Once status is established, if necessary, the employment tribunal can also enforce the rights that go along with the status. Again the Smith v Pimlico Plumbers case is a good example of this, where a subsequent claim for unpaid holiday was made following the status determination.

You can find information on being taken to an employment tribunal on GOV.UK. There are strict time limits for workers to make a claim to an employment tribunal, usually within three months (less one day) of the underpayment. If there are a series of underpayments, then provided that the claim is made within three months (less one day) of the last deduction, then it may be possible for someone to claim for the earlier deductions. There may, however, be a limit on how far back claims can go.

In certain circumstances, a remedy may be available to someone even where a claim was not brought within the strict time limits.

An important legal case on employment status

An important legal case (Autoclenz Ltd v Belcher [2011]) confirmed certain workers who had been classified as self-employed were in fact employees with a contract of employment.

The company involved was a large one offering car valeting and related services. The individuals concerned in the case all had written contracts, the terms of which were quite explicit in saying that they were being engaged as self-employed contractors rather than as employees. The worker was termed a ‘sub-contractor’. Under the terms of that agreement, the worker confirmed that he was ‘a self-employed independent contractor’.

So given the clear written terms of the contract, how did it all go so wrong for the company?

It went wrong, because the employment tribunal was entitled to ignore the terms of the written documentation and to look, instead, at the reality behind the workers’ contracts. This was because, in the view of the courts, the workers had only one choice: to sign up on the terms dictated by the company or seek work elsewhere.

Once this principle – looking at the reality behind the contracts – was applied, all sorts of findings of fact by the employment tribunal justified its conclusion that these individuals were working under a contract of employment.

The following factors had been influential in that conclusion:

  • the individuals in question could not be described as being in business on their own account;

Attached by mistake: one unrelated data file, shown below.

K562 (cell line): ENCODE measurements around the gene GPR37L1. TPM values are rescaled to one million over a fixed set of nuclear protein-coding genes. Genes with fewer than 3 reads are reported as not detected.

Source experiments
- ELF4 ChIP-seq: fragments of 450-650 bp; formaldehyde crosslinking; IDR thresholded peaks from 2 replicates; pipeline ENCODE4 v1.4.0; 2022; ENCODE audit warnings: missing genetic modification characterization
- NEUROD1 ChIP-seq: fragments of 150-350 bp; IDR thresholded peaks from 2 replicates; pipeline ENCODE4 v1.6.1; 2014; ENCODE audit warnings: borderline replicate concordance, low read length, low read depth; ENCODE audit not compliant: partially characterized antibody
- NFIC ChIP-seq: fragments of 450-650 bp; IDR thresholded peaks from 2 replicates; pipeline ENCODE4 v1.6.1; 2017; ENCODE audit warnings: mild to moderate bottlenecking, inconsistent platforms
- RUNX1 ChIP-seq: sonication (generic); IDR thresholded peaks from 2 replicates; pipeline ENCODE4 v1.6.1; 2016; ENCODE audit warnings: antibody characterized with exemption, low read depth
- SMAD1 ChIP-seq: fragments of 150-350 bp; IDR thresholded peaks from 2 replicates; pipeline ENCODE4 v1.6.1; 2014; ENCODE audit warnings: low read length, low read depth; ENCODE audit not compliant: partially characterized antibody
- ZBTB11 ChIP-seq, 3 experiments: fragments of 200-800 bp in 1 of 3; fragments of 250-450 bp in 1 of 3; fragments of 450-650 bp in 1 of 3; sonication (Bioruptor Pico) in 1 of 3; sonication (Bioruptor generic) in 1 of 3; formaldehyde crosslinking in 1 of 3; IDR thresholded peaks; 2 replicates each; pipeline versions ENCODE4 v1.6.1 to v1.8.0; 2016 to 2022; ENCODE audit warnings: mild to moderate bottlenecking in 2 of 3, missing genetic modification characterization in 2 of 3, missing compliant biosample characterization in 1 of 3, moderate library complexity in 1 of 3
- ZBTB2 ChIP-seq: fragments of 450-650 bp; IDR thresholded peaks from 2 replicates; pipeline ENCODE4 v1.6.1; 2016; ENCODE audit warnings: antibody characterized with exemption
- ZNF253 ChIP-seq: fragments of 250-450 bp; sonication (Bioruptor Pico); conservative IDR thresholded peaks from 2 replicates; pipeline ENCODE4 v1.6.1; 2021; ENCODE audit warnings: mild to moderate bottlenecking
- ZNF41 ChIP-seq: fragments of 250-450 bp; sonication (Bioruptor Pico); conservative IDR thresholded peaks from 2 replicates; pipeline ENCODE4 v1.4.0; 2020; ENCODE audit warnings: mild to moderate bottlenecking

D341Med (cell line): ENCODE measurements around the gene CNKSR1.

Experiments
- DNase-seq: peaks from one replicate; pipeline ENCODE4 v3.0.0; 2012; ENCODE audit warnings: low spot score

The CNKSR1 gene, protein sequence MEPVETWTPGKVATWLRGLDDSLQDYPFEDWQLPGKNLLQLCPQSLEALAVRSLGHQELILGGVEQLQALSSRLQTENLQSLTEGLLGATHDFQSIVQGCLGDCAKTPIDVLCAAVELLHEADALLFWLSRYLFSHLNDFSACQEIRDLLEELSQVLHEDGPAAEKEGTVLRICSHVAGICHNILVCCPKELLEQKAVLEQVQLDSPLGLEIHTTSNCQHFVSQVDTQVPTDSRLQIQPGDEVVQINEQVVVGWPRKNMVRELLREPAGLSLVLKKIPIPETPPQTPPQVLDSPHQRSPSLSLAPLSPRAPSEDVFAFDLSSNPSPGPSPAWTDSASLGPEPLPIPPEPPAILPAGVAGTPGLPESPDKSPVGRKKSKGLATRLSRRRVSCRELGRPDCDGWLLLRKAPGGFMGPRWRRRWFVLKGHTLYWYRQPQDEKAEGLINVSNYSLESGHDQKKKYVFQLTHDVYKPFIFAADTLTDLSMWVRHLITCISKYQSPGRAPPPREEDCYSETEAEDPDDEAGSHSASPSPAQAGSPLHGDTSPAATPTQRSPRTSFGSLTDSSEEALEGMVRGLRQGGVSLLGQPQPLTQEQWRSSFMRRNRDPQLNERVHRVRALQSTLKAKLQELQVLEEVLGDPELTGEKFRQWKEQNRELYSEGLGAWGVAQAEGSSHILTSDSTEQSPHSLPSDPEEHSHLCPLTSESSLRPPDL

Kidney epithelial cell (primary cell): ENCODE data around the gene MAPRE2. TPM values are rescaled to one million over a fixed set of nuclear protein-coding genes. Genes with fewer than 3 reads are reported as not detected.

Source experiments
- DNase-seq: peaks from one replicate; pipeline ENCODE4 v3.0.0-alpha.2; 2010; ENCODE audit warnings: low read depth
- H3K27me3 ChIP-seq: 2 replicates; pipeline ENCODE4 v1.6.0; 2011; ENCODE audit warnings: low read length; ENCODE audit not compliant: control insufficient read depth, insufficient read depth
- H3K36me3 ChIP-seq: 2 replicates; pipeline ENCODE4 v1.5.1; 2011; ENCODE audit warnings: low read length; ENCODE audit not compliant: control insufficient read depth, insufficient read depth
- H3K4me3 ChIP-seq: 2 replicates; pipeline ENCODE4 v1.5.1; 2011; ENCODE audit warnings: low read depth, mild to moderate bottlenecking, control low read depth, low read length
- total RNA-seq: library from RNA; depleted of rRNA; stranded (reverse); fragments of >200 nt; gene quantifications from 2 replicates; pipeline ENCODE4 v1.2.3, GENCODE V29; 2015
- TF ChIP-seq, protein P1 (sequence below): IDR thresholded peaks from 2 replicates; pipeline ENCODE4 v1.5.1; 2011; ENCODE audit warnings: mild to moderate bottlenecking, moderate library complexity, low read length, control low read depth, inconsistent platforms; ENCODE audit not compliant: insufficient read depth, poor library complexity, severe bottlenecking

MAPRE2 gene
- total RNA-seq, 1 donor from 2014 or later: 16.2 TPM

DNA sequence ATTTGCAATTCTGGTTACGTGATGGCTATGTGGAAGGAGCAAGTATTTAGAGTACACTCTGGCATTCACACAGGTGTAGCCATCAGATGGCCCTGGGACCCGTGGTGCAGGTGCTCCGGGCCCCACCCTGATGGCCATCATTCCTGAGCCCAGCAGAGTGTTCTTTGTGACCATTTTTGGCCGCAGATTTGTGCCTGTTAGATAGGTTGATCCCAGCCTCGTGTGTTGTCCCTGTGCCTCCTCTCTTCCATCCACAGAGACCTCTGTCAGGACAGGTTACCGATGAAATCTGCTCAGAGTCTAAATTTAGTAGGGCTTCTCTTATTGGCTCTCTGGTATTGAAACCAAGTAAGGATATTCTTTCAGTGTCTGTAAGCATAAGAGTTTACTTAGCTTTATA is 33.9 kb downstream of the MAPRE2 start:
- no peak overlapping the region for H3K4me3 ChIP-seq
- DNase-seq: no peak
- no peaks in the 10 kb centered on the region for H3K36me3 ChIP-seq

• they had no control over the way they did their own work, being subject to the direction and control of other employees, and being obliged to clean the cars in accordance with a detailed specification;
  • they could control the hours they worked only in the sense that they could leave when their share was done;
  • they had no real economic interest in the way the work was organised, though they could earn more by doing more work;
  • they had no say in the contractual terms, which were devised by the company;
  • their invoices were prepared by the company, which also decided the amount of deductions to be made for insurance and materials, without any evidence of the correlation between those deductions and the actual costs;
  • the company determined the rates of pay, increasing or reducing those rates unilaterally;
  • the individual workers were fully integrated into the company’s business and, with only a few exceptions, did no other similar work;
  • despite a substitution clause in the written agreement, the individuals were in fact required to do the work themselves; and despite another clause that implied that there was no obligation on the workers to turn up, or on the company to provide work, this was wholly inconsistent with what happened in practice.

It was also noted that the company provided, at the time under consideration, all the equipment and materials, including jet washers, vacuum cleaners, sponges and chemicals.

In summary, the Supreme Court agreed with the earlier Court of Appeal ruling, which in turn concluded that the employment tribunal was entitled to find that the individuals were working under contracts of employment.

The above employment law case gives a good summary of what the courts will look at when deciding issues of employment status in the context of applying employment law legislation aimed at protecting workers. It is particularly important to note that the parties cannot necessarily rely on the paperwork or contract in place, if the reality of the situation is different.

The Autoclenz approach was again used in the Uber taxi driver case (Uber BV v Aslam 2021) to help decide that the drivers were workers for employment law purposes.

Clear on status? What comes next

Once you are clear on what employment law status your worker has, you can start to think about the rights and protections that they have in work and the responsibilities and obligations that you have towards them.

On the page Employing staff in more detail, we briefly look at the employment law rights of employees. You can find out more about the rights and obligations for workers and the self-employed on GOV.UK by following the links below:

Note that employees and workers enjoy many rights under employment law legislation. If you get someone’s employment status wrong (particularly if you treat an employee or worker as self-employed) then this could result in claims for holiday pay, minimum wage and other employee rights like auto-enrolment. This could have serious financial implications and you will probably need to seek professional advice should this situation arise.